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Introduction to Ocean Literacy Principles (OLP)

<p>Fig. 1. Wave produced by the wake of a ferry, Fanø, Denmark.</p><br />

The ocean regulates our weather and climate.

It supplies food, medicine, minerals, and energy resources.

Our environment, economy, and society all depend on the processes of the ocean.

Understanding the ocean is therefore essential to comprehending and protecting the planet on which we live.


Ocean Literacy Principles

Hundreds of ocean scientists, science educators (K–12 and informal) and learning researchers have developed a set of over-arching concepts that guide the K–12 teaching and learning of ocean sciences. An ocean literate person understands of the ocean’s influence on them—and their influence on the ocean. The seven Ocean Literacy Principles describe what we should all know and understand about the ocean and aquatic environments (Table 1).

TABLE 1. THE SEVEN ESSENTIAL PRINCIPLES OF OCEAN LITERACY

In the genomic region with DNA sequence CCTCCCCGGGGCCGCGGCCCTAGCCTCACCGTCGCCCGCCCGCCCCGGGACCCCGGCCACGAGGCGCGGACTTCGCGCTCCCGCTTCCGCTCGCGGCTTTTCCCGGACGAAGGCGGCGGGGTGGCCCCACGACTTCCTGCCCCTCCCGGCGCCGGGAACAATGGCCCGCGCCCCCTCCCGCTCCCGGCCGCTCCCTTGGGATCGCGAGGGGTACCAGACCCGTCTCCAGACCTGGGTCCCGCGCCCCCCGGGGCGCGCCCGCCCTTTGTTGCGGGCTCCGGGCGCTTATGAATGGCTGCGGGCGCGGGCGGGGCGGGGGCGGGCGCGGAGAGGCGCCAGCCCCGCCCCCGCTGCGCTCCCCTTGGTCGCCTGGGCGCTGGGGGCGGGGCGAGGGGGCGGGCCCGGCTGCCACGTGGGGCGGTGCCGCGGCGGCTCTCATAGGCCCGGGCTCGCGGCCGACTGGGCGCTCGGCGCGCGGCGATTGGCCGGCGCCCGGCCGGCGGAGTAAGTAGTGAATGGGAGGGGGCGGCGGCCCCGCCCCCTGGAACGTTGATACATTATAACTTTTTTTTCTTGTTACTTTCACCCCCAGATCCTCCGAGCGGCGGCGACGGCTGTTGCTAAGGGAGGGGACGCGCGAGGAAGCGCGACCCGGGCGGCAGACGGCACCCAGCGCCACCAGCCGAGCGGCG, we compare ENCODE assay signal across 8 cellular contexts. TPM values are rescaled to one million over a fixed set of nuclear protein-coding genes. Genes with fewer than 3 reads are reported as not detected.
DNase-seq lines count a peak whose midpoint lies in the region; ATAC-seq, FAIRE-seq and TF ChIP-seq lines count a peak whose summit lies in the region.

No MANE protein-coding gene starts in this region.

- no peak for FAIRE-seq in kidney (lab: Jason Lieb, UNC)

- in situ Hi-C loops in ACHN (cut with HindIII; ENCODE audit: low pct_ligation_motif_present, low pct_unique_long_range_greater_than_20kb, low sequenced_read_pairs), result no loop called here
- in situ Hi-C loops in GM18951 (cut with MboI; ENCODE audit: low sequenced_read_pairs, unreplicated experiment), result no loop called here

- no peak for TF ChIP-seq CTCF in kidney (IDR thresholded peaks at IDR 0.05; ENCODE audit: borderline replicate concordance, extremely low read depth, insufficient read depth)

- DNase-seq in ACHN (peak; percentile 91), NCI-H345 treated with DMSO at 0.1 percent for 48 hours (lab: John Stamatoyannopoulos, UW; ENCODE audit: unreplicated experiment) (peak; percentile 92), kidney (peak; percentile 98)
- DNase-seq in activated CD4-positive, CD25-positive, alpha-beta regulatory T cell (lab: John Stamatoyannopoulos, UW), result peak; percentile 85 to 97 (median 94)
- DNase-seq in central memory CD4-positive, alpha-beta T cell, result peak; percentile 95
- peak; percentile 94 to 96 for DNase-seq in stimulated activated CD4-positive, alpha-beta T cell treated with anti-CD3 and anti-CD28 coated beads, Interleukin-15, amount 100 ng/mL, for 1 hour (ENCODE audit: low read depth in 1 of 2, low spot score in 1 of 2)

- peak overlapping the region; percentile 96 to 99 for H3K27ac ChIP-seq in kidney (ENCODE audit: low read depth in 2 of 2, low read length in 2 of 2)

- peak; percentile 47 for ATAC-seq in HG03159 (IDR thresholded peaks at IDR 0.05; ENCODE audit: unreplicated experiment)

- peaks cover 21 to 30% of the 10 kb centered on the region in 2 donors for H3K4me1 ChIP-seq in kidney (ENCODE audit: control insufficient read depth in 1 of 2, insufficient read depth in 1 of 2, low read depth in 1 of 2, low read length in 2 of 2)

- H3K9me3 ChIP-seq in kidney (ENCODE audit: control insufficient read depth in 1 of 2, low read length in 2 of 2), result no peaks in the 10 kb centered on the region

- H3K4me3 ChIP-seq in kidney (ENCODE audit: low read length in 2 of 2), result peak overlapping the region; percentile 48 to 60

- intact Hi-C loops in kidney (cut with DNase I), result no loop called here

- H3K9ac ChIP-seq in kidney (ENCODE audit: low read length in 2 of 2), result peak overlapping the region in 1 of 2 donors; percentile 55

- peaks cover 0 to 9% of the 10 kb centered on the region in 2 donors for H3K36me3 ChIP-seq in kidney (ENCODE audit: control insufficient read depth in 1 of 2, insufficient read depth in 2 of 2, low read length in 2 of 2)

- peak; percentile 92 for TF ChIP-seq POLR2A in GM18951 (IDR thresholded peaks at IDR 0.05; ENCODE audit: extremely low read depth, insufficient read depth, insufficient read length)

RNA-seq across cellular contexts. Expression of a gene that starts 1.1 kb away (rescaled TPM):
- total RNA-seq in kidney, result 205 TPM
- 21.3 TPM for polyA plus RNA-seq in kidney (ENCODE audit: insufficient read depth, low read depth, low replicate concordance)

1. Earth has one big ocean with many features.
  2. The ocean and life in the ocean shape the features of the earth.
  3. The ocean is a major influence on weather and climate.
  4. The ocean makes Earth habitable.
  5. The ocean supports a great diversity of life and ecosystems.
  6. The ocean and humans are inextricably interconnected.
  7. The ocean is largely unexplored.

Teaching Ocean Literacy

The wide range of scientific endeavors and concepts related to coastal and ocean science fits well into general science courses across scientific disciplines and grade levels. The Sea-Earth-Atmosphere Grade 3–5 curriculum is guided by the Ocean Literacy Principles, associated fundamental concepts, and scope and sequence.

 

An ocean literate person:

  • understands the oceant literacy principles,
  • can communicate about the ocean in a meaningful way, and
  • is able to make informed and responsible decisions regarding the ocean and its resources.

 

Representative Image: 
Exploring Our Fluid Earth, a product of the Curriculum Research & Development Group (CRDG), College of Education. University of Hawaii, 2011. This document may be freely reproduced and distributed for non-profit educational purposes.